(THE BOOK) Chapter 21: Plan A

You have completed Chapters 1 – 20, comprising

Part 1 - Addiction

which is archived here.

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This chapter begins

Part 2 Dysfuncftion

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In the end there’s only one reason anyone goes to therapy:

Plan A has broken down.

Plan A is my label for everything we learn as children about life and how to live it.

We each have a Plan A.  And we all pretty much learn it in the same place and in the same way.

The place is our family, and the way is unconsciously.

Nobody sits us down at the kitchen table and says, “Listen up.  Here’s how you do Life.”   No, they just do Life themselves, and we watch and listen and soak it all up like little sponges.  Which explains why our Plan A tends to look so much like that of our family members.

And it works okay for a while.  Especially while we’re still living in the family.  We’re all following the same unwritten, unspoken rule book.

But Plan A always breaks down.

Eventually we move beyond the family into the larger world, filled with new people and new challenges.  And we discover that what worked at home doesn’t always work out there.

At which point we have, in theory at least, a choice.

We can tell ourselves, “Oh, I see.  I guess I need a Plan B.”

Or we can tell ourselves, “I must be doing it wrong.  I better try harder at implementing Plan A.”

Guess which we choose?

Right.  Plan A.

Always Plan A.

Two reasons for this.  First, we may not even know there’s such a thing as Plan B.  Childhood trained us to see Plan A as normal.  (Why would anyone do Life in any other way?)

Second, even when we suspect there are other options, we cling to Plan A because it’s familiar.  We already know how to do it.  We can do it in our sleep.  

And change is scary.

So we keep following Plan A even despite mounting evidence that it no longer works.

And that’s when we begin to develop symptoms — anxiety, depression, addictions, communication problems, bad relationships.

Those symptoms are what drive us into therapy.

Seeking, whether we know it not, a Plan B.

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6 responses to “(THE BOOK) Chapter 21: Plan A

  • Lisa Marie

    One of the reasons I like your blog/book so much is because of the “aha” factor. I remember when I first started having “aha” moments. They came from reading things written by M.Scott Peck and Melody Beattie, at least thirty years ago, and many others who broke down phycho-babble in terms that made sense to me. I don’t mean to overly criticize the “helping” professions, but so much of the information is bogged down in academia that it doesn’t help anyone. I forward your blog/book to my staff all the time because it helps me, them and the people who are our customers. I also print stuff out that you write all the time and put it up on my bulletin board in my cube, for things I need to remind myself about. Keep up the awesome work! You truly inspire me!!!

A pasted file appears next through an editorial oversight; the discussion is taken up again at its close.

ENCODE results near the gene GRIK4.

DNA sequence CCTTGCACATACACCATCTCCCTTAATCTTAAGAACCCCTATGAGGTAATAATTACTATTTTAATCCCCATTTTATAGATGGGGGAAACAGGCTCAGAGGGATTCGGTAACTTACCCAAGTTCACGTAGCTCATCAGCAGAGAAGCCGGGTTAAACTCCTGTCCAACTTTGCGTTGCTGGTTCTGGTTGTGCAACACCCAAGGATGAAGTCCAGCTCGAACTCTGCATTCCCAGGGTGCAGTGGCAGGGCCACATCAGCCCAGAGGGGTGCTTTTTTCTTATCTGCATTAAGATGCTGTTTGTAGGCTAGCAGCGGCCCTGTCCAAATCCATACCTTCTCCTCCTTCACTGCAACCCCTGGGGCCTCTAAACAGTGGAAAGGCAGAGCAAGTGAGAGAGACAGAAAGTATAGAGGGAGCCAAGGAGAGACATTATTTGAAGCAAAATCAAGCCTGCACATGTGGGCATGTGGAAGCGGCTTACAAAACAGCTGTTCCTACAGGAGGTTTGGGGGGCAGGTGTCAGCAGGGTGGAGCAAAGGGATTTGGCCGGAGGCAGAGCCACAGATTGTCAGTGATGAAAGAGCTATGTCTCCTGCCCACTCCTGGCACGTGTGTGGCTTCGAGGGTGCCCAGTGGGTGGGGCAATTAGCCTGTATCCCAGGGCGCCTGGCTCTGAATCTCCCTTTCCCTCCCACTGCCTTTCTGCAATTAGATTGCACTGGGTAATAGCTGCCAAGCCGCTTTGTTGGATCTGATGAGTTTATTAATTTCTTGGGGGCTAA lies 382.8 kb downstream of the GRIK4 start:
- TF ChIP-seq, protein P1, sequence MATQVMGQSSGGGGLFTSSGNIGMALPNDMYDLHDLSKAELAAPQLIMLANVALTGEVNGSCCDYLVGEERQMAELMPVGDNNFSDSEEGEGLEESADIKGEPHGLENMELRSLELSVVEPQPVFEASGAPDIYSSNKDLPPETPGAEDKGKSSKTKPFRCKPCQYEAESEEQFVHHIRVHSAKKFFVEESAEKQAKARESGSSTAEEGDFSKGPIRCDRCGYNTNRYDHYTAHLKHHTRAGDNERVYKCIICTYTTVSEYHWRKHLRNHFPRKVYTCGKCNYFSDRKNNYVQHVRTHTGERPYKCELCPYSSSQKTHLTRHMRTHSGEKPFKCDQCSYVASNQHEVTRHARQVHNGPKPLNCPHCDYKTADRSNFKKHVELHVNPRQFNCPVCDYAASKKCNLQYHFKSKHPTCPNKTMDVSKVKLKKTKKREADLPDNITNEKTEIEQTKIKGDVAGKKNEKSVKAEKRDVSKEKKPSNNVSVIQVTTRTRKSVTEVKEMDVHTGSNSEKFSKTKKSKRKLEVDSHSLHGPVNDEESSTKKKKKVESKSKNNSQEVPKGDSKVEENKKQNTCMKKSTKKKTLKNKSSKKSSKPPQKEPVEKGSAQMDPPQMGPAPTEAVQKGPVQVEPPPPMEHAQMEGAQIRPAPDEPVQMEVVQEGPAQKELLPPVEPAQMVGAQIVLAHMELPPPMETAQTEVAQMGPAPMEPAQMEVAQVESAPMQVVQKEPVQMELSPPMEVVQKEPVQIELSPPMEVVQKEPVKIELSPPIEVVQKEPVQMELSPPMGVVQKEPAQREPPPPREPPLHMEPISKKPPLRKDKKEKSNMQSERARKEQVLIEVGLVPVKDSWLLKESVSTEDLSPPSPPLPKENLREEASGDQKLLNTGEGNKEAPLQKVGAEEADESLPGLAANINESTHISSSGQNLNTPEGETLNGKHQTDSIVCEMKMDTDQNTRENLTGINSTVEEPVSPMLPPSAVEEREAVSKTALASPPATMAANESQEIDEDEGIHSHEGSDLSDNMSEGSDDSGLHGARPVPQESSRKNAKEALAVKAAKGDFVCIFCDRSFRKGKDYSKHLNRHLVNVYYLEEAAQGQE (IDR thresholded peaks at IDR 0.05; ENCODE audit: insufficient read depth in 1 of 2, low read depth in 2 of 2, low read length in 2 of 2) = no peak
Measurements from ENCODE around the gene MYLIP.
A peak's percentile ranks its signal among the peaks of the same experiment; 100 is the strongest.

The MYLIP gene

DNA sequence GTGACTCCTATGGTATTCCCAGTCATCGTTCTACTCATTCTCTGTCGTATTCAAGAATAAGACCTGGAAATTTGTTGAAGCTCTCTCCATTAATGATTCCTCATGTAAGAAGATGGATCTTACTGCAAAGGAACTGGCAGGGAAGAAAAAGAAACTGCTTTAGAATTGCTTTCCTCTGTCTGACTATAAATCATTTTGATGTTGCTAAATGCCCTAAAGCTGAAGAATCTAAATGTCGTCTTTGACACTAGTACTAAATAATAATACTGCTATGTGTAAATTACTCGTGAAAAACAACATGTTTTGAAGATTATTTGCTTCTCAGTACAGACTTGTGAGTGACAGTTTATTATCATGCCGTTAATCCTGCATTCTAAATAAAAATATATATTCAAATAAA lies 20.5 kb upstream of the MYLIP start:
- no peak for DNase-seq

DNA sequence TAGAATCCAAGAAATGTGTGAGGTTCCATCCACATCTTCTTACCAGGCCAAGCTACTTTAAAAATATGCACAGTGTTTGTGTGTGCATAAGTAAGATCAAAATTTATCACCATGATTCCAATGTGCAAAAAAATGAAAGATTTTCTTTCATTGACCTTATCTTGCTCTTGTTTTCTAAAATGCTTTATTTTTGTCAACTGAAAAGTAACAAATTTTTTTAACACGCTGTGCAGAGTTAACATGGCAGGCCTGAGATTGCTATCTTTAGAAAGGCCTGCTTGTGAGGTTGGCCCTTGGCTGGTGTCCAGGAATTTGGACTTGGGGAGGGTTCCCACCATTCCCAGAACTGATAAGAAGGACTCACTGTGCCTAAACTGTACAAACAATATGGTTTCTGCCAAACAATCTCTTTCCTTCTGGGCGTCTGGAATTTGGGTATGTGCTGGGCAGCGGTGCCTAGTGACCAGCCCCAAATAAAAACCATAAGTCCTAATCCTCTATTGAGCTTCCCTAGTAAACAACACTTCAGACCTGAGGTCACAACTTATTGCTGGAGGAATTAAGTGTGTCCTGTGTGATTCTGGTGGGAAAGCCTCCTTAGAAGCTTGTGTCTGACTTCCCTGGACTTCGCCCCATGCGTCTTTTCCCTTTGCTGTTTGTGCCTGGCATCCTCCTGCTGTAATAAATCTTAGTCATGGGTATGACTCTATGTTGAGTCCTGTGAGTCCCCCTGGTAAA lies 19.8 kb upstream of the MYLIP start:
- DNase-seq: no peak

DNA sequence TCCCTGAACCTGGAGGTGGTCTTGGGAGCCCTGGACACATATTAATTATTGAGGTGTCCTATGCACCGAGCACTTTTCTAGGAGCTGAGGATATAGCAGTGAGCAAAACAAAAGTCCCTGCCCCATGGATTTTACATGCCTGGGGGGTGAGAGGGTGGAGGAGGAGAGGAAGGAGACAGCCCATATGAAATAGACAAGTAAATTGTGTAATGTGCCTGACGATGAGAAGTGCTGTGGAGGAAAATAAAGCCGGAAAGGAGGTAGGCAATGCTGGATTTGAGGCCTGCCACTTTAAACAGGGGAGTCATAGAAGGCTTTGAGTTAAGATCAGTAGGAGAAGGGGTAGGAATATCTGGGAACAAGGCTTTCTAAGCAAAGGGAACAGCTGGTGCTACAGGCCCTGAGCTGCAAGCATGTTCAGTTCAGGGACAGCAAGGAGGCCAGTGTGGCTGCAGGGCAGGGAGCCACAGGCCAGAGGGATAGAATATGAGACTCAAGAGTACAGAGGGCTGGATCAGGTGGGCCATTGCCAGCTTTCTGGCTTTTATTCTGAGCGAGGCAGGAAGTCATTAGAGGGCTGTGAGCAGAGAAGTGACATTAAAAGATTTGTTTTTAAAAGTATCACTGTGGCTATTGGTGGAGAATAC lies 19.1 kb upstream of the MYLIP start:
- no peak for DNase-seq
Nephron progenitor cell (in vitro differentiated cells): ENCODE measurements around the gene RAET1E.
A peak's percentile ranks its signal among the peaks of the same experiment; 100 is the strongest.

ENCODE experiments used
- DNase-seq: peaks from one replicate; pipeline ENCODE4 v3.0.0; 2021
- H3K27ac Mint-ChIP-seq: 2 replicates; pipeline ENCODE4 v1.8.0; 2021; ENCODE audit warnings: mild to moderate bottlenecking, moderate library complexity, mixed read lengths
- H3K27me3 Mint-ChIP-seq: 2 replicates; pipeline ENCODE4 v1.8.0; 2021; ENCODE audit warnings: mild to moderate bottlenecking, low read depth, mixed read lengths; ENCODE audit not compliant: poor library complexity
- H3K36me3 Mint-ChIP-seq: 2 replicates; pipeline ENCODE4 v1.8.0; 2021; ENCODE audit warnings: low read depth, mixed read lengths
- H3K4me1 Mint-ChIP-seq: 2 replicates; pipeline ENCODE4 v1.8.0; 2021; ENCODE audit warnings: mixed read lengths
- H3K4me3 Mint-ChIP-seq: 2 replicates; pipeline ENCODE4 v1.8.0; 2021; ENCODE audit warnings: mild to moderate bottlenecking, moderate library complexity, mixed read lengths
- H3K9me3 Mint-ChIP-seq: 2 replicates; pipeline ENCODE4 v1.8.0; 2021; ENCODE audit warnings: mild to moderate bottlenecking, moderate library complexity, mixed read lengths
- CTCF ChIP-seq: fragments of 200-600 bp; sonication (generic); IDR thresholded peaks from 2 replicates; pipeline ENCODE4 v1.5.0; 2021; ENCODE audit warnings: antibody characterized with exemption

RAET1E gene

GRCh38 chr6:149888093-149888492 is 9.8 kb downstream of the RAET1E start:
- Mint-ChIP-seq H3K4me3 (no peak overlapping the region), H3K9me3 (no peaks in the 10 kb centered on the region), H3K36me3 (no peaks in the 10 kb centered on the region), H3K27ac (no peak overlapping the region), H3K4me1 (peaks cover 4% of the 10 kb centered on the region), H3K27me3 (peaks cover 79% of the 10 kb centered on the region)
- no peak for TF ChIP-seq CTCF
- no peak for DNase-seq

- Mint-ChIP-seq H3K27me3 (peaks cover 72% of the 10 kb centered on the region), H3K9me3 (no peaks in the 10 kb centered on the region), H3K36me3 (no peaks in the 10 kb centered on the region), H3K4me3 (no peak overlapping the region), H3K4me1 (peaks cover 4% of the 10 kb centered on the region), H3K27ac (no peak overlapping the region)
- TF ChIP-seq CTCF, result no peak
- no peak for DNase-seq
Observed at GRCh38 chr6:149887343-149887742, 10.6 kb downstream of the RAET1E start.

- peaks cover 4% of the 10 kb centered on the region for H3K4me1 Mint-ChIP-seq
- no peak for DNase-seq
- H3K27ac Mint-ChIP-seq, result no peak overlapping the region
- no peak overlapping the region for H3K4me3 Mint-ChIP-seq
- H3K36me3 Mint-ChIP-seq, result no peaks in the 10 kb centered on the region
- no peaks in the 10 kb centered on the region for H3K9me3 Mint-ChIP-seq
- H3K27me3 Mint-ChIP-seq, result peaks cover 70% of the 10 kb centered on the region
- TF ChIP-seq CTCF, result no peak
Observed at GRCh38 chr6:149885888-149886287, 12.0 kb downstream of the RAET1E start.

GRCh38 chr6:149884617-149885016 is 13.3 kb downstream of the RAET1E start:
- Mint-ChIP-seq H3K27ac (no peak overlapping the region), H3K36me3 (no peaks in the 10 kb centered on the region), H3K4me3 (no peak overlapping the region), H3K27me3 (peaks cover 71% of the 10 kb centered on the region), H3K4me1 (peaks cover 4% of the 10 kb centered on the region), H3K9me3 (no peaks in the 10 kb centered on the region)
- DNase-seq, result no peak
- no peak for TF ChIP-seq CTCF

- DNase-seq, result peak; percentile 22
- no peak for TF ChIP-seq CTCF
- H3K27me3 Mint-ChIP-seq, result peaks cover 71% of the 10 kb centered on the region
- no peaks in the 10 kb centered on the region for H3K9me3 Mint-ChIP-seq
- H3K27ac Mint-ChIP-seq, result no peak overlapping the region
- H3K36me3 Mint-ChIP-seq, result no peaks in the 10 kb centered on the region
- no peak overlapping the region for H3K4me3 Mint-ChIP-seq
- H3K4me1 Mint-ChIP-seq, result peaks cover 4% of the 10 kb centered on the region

• Steve Hauptman

      Thanks so much for telling me that.
      One of the reasons it took me a decade to start writing the book was that I wanted to give readers the “aha” experience without sounding like other self-help books, many of which I can’t stand to read myself.
      So it’s enormously rewarding to hear that, at least for you, I’ve found a way to do that. 🙂

      • Al

        I could not agree more with you Lisa Marie.
        I too have found usual self help books too complicated, and thus boring.
        Not Monkeytraps.
        To me the sign of a true teacher/guide is someone who really knows their stuff, has had real experience, real interest, and do is capable of making a complicated subject easy for others to understand.
        In my experience, ‘professionals’ can get lost in their own language and lose touch with ‘real’people, or maybe it was lose interest!
        Al

  • Al

    From my experience this is true.
    I didn’t know a Plan B existed.
    I was stuck in Plan A, and only kept going in circles!
    Until I got fed up…
    Now I’m working on Plan B which im not totally sure how to do but i can always go back to my Plan A!😣
    Al

    • Steve Hauptman

      “I can always go back to my Plan A.”

      You’re kidding, I know.

      But I’m not sure about that.

      We can, of course, always revert to Plan A. It takes most of my energy not to. I’m always fighting off relapse.

      But something’s changed. Once you enter recovery, you can’t really go back to the way it was. Your denial has broken, and the addiction is now clearly a problem, not a solution.

      So even when I can forgive myself for relapsing (and I think self-forgiveness is good), it still feels like a mistake, a failure, a self-betrayal.

      It’s like when you’re dieting. You set out to eat salad, then meet a bagel you can’t resist. So you eat the bagel.

      But you can’t quite enjoy it as you once did, because of what it means to you now.

  • Al

    Yep, there’s another aha moment…
    On reflection I feel I needed a get out clause when I said I could return to plan A.
    Course not…
    When you know, you can’t unknow, and I now have to forgive myself too. I’ve HAD to learn how to do that…progress for me indeed.
    Thanks Steve
    Al😃

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